Five things you need to know about having a hysterectomy
The hysterectomy, which involves the surgical removal of the uterus, is quite a common procedure, with some 39,000 hysterectomies performed in England over 2005/06.
A hysterectomy can be a cause of anxiety for many women… Why is it necessary, what are the risks and what will happen after? Here are a few explanations to help you understand the procedure and the best way to approach it.
1. Why have a hysterectomy?
A hysterectomy is generally suggested as a last alternative and where less invasive treatment or a course of medication is inadvisable or not effective.
The main indications that a hysterectomy might be necessary are excessive or ongoing bleeding and/or pain caused by a benign tumour (fibroids, endometriosis). Hysterectomy is also a way of treating pelvic or uterine prolapses and gynaecological cancers.
A total hysterectomy is the most common and involves removing the complete uterus, including the cervix. A subtotal hysterectomy leaves the neck of the womb behind.
2. What does the hysterectomy procedure entail?
A hysterectomy is performed under either general or local anaesthetic. The uterus is separated from the surrounding tissue and taken out whole or in a few pieces. There are three methods of hysterectomy operation:
- Vaginal hysterectomy, which involves removing the uterus through a cut in the top of the vagina.
- Abdominal hysterectomy, which involves opening the base of the stomach by about 10-15cm as in caesarean sections.
- Laparoscopic hysterectomy, which involves a small camera and surgical instruments, inserted into the abdomen via three small incisions. The laparoscope can equally be helpful in a hysterectomy using the vaginal method.
The method used depends on the characteristics of the uterus, the nature of the hysterectomy, the specific expertise of the surgeon, family history and the patient’s wishes.
3. What risks are associated with having a hysterectomy?
Like any surgical procedure, a hysterectomy comes with certain risks. “Mortality is very rare, affecting less than 1 in 10,000 patients,” clarifies Prof Fernandez. Complications occur in 3 to 5% of procedures and these are typically connected to damage to surrounding organs, haemorrhages or infection. Some of these risks could include:
In practice, it is always best to seek medical advice from your doctor if you experience any pain, significant bleeding, fever, vomiting or any other anomaly following the hysterectomy operation.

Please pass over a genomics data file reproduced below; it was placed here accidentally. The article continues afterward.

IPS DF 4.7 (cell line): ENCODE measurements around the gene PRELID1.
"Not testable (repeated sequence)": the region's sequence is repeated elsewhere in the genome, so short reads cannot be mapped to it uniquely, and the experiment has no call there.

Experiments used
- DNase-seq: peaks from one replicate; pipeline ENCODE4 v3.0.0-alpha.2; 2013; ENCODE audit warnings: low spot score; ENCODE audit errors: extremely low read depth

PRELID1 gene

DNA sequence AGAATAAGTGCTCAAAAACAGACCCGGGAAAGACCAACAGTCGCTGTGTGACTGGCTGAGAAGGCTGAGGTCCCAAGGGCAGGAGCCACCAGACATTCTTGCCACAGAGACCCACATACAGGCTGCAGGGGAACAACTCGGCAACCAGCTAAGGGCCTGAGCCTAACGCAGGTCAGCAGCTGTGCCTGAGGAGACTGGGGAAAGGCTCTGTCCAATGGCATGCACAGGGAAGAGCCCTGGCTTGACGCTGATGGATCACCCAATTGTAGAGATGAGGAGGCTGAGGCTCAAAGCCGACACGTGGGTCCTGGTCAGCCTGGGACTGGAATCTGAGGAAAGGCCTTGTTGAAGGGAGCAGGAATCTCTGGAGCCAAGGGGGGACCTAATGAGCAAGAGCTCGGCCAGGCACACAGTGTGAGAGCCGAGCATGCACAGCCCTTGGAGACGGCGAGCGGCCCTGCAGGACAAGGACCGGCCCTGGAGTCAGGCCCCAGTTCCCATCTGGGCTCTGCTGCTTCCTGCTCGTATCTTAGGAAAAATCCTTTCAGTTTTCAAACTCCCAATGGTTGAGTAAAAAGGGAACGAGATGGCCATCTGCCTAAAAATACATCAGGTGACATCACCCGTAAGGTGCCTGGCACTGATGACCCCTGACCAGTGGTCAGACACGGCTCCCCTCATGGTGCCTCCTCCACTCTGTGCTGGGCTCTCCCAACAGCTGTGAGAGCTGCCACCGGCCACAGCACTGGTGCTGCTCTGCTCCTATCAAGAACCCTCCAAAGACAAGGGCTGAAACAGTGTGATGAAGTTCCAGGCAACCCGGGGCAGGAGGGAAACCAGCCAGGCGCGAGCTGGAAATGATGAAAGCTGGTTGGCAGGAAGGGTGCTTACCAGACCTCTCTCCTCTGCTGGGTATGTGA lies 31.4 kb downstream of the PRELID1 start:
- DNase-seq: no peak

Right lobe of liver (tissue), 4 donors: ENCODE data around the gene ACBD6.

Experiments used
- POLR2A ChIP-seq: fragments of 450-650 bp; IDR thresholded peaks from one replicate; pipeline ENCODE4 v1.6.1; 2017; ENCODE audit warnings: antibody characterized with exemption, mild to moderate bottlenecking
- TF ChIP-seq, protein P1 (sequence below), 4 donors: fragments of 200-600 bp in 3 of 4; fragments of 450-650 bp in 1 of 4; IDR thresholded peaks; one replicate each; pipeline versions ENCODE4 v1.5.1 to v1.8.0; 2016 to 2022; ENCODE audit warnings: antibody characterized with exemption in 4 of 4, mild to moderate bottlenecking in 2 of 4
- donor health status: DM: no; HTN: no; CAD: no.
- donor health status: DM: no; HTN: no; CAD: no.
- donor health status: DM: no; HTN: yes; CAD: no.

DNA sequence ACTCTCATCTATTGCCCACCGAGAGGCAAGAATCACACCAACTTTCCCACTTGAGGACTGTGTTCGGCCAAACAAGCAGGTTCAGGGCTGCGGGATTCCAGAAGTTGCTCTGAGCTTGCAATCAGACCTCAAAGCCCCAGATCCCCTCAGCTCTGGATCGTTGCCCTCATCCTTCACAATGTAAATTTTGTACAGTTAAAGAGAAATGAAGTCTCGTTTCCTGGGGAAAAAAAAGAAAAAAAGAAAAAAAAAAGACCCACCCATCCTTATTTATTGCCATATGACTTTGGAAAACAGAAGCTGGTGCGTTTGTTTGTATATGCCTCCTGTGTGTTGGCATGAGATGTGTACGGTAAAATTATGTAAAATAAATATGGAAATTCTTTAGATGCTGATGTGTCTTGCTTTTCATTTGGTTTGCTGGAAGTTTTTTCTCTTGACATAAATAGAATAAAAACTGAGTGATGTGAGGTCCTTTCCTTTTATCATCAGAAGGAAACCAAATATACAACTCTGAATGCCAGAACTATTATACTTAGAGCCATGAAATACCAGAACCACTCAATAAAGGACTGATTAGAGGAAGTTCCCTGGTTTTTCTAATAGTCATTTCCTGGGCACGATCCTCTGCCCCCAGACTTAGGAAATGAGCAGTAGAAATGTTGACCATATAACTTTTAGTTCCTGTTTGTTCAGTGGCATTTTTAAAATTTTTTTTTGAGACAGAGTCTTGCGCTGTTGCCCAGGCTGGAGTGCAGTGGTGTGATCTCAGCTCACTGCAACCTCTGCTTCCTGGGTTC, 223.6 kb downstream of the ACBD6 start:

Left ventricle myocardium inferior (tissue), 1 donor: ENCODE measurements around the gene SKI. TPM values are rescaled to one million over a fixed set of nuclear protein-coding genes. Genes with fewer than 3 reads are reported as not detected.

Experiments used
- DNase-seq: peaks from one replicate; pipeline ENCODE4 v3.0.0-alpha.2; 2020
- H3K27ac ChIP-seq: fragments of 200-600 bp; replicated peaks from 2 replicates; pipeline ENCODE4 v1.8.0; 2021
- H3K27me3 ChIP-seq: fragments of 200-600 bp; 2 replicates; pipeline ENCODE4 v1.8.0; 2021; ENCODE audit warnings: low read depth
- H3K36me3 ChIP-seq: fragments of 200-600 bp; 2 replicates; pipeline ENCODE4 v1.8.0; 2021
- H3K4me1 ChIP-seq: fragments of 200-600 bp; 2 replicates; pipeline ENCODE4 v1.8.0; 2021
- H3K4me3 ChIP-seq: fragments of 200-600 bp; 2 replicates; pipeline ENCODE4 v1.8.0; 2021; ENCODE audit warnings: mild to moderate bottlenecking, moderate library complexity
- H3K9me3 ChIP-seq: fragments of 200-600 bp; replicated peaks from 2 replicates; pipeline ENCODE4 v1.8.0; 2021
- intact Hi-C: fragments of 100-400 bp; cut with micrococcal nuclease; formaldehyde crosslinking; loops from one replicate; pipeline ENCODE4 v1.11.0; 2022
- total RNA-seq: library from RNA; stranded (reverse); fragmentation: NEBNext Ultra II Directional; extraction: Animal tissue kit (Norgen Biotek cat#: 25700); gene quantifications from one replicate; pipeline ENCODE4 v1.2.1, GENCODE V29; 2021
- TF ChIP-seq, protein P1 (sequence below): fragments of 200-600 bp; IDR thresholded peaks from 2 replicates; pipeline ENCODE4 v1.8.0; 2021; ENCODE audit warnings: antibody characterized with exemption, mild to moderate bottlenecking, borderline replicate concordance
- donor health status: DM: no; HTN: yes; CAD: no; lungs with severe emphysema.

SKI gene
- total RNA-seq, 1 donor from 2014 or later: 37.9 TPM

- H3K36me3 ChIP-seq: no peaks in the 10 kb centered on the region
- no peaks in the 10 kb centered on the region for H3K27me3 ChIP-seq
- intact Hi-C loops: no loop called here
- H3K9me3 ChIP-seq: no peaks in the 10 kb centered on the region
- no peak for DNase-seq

4. Are there any precautions to be taken after a hysterectomy?
Generally, a woman will need 6-12 weeks off work, depending on how she experiences the operation and her recovery. The week after the procedure, some light bleeding may occur and after 4 to 6 weeks there could also be a coloured discharge, which means the stitches have naturally fallen out.
You should avoid baths for 10 days after the operation and, as with any other surgical procedure; strenuous physical activity is not advisable for 4-6 weeks after surgery. Physio exercises may be given and gentle daily walking is encouraged to keep circulation moving
Though it is sometimes recommended that you wait until your post-operative check-up, a month after the procedure, before having sexual intercourse, Prof Fernandez considers this unjustified. “Sexual activity, whether penetrative or not, can resume as soon as the patient feels ready.”
5. What are the after effects of a hysterectomy?
If the patient has already gone through the menopause before the procedure, a hysterectomy will not lead to any particular changes other than the disappearance of the initial symptoms that made the hysterectomy necessary.
If the patient was not menopausal, but the ovaries are left in place, there will be no menstruation and no possibility of becoming pregnant, but hormonal functions will still be present. If the ovaries are removed, the hysterectomy will lead to the menopause, which can eventually be treated with HRT.
“There is no reason why a hysterectomy should lead to weight gain or problems with mood swings or sexuality,” insists Prof Fernandez. The uterus and its neck do not play any role in sexuality and their removal does not alter the length of the vagina.
In most cases, there is no pressing urgency in undergoing this procedure and patients have plenty of time to discuss it with their doctor.
- Interview with Prof Hervé Fernandez, head of the gynaecology and obstetrical service, Kremlin-Bicêtre hospital, member of the French society of gynaecologists and obstetricians (CNGOF)
- The Hysterectomy Association for more useful info and a 101 Handy Hints for a Happy Hysterectomy booklet
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- Abnormal vaginal bleeding
- Cervical ectopy
- Cervical intraepithelial neoplasia (CIN)
- Ovarian cysts
- Pelvic inflammatory disease
- Polycystic ovary syndrome
- Prolapse of the uterus and vagina
- Retroverted uterus
- Uterine polyps
- Fibroids: Non-surgical treatment could be the way forward
- All about endometriosis
- What is organ prolapse?
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